On a list of all the kitchen gadgets that are simply not necessary, ice-cream makers must come close to the top. But long ago I blew up my trusty Kenwood Chef, terminally, trying to make ice-cream, because I love good ice-cream, made with fresh ingredients that I can actually spell. We’ve made it a few times by dashing out to the garage, where the big chest freezer lives, and whisking frantically every now & then, but somehow we’d never achieved the smooth creamy deliciousness that I craved. I did consider saving up to buy a machine, but it certainly wasn’t a priority – and oh boy, did we need to prioritise! – and most of them didn’t make nearly enough for a family of seven plus the odd guest. I wanted one which did the whole job, rather than one where you need to freeze the bowl in advance; I knew I’d never be organised enough to put it in in advance, and if I left it in the freezer full-time, it used up space that could have been used to store food…

But now there are only four of us at home full-time. There’s a bit more space available, and I’m lucky enough to be in a position where I can frequently get brilliant bargains on fruit, thanks to our local market. So I barely hesitated; at that price, it had to be worth a try…

It’s wonderful. We’ve made loads of ice-cream & sorbet, and are about to start on the frozen yogurt. The web is a fantastic resource; there are loads of recipes out there, but most have to be adjusted to the size of our machine, which can only handle 600ml of contents at a time, though it came with two spare bowls & paddles, so we can always do several batches, one after another. So far we have made Stracciatella, Chocolate, Strawberry, Strawberry & Prosecco, Gin & Tonic, Cherry, Cherry & Mascarpone, Pineapple & Mango Sorbet, Raspberry Sorbet, Blood Orange & Star Anise Sorbet, & Kiwi Sorbet, many of those more than once! Kiwi sorbet is the only one that hasn’t been that popular, and I think I may try a different recipe next time I can get about 20 kiwis for £1.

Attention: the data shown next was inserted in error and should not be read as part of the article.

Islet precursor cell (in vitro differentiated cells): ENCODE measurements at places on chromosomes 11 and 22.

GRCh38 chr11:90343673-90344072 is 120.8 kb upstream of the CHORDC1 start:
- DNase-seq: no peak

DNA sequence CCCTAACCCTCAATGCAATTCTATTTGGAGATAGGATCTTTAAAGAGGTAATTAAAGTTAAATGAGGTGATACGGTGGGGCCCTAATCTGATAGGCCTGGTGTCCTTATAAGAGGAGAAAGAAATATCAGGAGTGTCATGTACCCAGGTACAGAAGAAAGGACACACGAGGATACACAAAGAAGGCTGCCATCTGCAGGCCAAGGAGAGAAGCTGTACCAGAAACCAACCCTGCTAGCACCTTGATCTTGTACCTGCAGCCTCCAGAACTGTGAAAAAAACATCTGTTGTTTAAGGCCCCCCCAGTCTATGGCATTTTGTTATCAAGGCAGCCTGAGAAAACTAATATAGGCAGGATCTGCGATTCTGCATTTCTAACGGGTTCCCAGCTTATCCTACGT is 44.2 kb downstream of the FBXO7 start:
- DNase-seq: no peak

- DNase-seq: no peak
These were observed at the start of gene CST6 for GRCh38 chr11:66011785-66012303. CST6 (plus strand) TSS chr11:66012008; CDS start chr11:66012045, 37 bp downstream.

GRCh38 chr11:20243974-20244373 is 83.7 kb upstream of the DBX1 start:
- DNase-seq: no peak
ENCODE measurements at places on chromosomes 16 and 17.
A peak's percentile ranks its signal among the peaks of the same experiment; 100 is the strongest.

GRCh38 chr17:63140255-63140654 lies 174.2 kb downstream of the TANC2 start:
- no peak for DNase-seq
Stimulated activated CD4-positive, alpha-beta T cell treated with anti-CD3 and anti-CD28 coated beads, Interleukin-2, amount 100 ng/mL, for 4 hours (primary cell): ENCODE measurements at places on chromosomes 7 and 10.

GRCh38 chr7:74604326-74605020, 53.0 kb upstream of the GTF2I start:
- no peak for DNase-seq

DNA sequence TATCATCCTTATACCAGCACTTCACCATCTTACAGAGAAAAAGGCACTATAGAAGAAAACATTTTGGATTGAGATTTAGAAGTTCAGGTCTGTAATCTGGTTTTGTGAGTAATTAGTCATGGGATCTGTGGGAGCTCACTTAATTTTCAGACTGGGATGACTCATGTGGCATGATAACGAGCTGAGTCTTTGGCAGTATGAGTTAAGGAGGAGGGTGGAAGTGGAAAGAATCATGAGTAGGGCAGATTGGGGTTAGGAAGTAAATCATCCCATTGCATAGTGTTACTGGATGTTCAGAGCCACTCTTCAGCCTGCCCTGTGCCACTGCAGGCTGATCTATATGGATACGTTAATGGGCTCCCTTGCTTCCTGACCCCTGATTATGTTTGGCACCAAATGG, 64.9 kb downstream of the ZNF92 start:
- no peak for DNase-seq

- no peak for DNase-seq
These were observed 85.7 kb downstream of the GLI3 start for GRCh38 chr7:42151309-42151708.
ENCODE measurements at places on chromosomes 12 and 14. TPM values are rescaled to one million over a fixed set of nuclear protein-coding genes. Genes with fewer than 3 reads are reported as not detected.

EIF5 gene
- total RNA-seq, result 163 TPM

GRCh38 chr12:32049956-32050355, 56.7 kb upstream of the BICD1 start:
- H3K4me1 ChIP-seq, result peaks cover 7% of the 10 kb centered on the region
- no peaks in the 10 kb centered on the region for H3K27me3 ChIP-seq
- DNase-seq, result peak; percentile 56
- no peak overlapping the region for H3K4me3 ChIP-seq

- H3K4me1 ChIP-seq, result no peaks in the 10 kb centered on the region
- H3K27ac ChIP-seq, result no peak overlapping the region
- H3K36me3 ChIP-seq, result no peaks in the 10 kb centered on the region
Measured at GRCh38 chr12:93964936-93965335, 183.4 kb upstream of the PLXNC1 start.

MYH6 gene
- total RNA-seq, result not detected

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A batch of Cherry Ice Cream ready for the freezer…

Last Sunday I was given, for free, a huge bag of very ripe cherries “for your chickens” as my favourite greengrocers were starting to pack their stall down. About a quarter of them were “going over” and did go straight to the chickens (who love them) but the rest were perfectly acceptable provided I could use them up swiftly. Luckily I have an old tool for removing the stones from olives; it also works on cherries. I froze a large tray of them for future reference, gave some away, made another batch of cherry ice cream, and turned the remainder into jam, along with a few strawberries that needed to be used up, the next morning. The ice-cream has been stashed away in the big freezer, and hopefully one winter’s evening it will tickle our tastebuds into believing it’s summer once more. That said, there are lots of autumn/winter ice-cream recipes out there (blackberry & apple, quince & pear, lovely spicy things) and we’re beginning to get confident enough just to try things out for ourselves.

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So there you are; sometimes a secondhand bargain can let you try something out which will turn out to be well worthwhile!